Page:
The Blaze’s Billy Hallowell writes open letter to Americans and gets discrimination all wrong

The Blaze’s Billy Hallowell writes open letter to Americans and gets discrimination all wrong April 4, 2015


This week The Blaze’s Faith editor Billy Hallowell wrote an open letter to all Americans titled, An Open Letter to Outraged Americans: Your Mob Mentality on Gays and Religious Freedom Must Stop.

The problem is this open letter isn’t to Americans who are oppressing and victimizing homosexuals in this country, it is accusing the “left” and homosexuals for their mob mentality.

This is the kind of nonsense we have all come to expect from The Blaze and even Hallowell who seems to run under the idea that Christians in the US, regardless of being the majority and having political control of this country are somehow being oppressed when they are not allowed to act freely and treat others as second class citizens.

“Recent events surrounding the ongoing debate over religious freedom and gay rights are forcing us to ask some tough questions about the ever-intolerant society that we’re cultivating,” Hallowell opens the letter.

Yes, he is correct that we are cultivating an ever-intolerant society, except really quickly he reveals that he believes it is the LGBT movement and its allies that are intolerant and the delusions do not stop there.

He goes on to write about the pizza shop in Indiana, Memories Pizzeria whose owner went on national television to proclaim that if her pizza shop catered, they would not cater same-sex weddings. Why would you put yourself out there when you don’t even cater straight weddings? Publicity, since making this discriminatory remark and even claiming that the response was so “harsh”  they may have to close.

These remarks have so far raised the pizza shop nearly $800,000 in crowd sourced funds. But they are the victims here, not the same-sex couples they went out of their way to proclaim they would happily discriminate against. (This is actually a calculated scam that it looks like someone from The Blaze may have been involved in.)

Hallowell then continued on to list two other business who faced backlash over their bigotry and claimed that the backlash shows a lack of tolerance from the LGBT community.

I wonder if Hallowell says the same about those who protest the KKK. Should we all be tolerant of their views and cater to their needs? Well, I guess The Blaze probably would..

What Hallowell fails to mention is the reverse of these stories.

In Florida,

A Central Florida baker said she is getting death threats after refusing to make a cake with a message against gay marriage. The man who placed the order recorded it and then posted it online.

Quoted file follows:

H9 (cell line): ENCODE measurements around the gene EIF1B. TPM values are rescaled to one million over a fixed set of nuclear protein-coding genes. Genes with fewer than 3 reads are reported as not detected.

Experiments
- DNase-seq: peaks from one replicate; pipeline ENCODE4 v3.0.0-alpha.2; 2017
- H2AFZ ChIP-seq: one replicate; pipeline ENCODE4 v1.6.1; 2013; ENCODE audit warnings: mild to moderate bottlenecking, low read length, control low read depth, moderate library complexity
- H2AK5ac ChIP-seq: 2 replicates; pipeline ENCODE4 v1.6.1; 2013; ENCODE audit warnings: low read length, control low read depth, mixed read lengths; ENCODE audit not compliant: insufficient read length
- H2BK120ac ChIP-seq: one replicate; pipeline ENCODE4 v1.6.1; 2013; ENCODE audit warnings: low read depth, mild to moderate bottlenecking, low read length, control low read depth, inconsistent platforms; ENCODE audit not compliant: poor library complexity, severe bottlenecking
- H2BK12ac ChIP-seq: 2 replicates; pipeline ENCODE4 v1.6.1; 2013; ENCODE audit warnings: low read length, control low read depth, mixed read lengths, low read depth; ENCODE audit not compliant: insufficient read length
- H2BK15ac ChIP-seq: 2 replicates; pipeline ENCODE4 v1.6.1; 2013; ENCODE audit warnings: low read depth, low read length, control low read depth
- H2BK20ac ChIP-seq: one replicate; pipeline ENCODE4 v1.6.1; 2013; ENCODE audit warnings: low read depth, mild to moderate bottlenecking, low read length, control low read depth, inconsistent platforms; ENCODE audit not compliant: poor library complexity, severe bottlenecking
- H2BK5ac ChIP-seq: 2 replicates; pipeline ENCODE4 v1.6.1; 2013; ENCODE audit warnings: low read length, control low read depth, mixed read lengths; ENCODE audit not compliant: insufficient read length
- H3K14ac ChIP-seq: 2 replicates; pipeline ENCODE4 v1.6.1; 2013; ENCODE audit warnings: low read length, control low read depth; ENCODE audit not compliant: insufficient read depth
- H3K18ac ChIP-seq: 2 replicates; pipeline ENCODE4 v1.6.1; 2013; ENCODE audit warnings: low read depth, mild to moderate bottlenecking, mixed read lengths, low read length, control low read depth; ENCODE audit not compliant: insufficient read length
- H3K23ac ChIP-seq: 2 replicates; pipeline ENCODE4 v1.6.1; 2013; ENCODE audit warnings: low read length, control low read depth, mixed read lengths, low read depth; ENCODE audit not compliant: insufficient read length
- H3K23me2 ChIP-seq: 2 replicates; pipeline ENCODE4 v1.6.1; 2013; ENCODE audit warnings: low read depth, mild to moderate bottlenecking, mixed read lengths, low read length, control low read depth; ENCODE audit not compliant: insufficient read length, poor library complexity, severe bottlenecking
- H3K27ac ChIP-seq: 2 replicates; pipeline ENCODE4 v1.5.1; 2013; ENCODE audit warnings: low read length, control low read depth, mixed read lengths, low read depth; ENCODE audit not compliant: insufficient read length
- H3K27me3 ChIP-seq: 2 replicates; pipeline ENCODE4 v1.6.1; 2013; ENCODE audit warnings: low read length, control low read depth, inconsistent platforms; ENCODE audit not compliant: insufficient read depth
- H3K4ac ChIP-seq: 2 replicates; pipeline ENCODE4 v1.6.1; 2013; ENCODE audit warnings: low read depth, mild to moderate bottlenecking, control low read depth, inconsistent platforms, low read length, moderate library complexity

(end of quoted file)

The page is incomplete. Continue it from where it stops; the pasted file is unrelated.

But of course, Hallowell actually thinks the shop would be wrong, he actually uses a similar example in his letter.

If you were a baker, would you want to make a “God hates fags” cake for members of Westboro Baptist Church? Or what about a more benign anti-gay pastor demanding that a lesbian-owned printing company make t-shirts for a “Celebrating Traditional Marriage” event that demonizes gays and slams same-sex marriage?

A baker refusing to make a cake that says “God hates fags” would not be discrimination, if of course the baker refused to make cakes with other hateful messages as well.

These examples have already happened in the real world, as the example I used in Florida above, another baker in Denver refused to bake a cake that said, “God hates gays” on it.

Hallowell uses this particular story as an example that this kind of reverse discrimination is happening. He is dead wrong.

The anti-gay pastor who requested the hateful cake filed a religious discrimination complaint with the state. Here is what the states Department of Regulatory Agencies said about the bakeries decision,

The state ruled that the cake shop had every right not to make the cakes on the grounds that the message on the cakes would be “derogatory.”

Because the shop would have treated any other customer the same way, the state decided the shop didn’t refuse service because of the customer’s religion.

Hallowell simply does not understand what discrimination is. His desire to paint Christians in the US as victims has managed to blind him to the actual meaning of words and instead believes that any refusal of service is plain old discrimination.

Sorry but discrimination is not that hard to understand.

If your bakery refuses to make any wedding cake, this is not discrimination.

If your bakery makes wedding cakes for straight couples, but not same-sex couples, this is discrimination.

You can replace same-sex/straight with white and black, etc. You get the same results.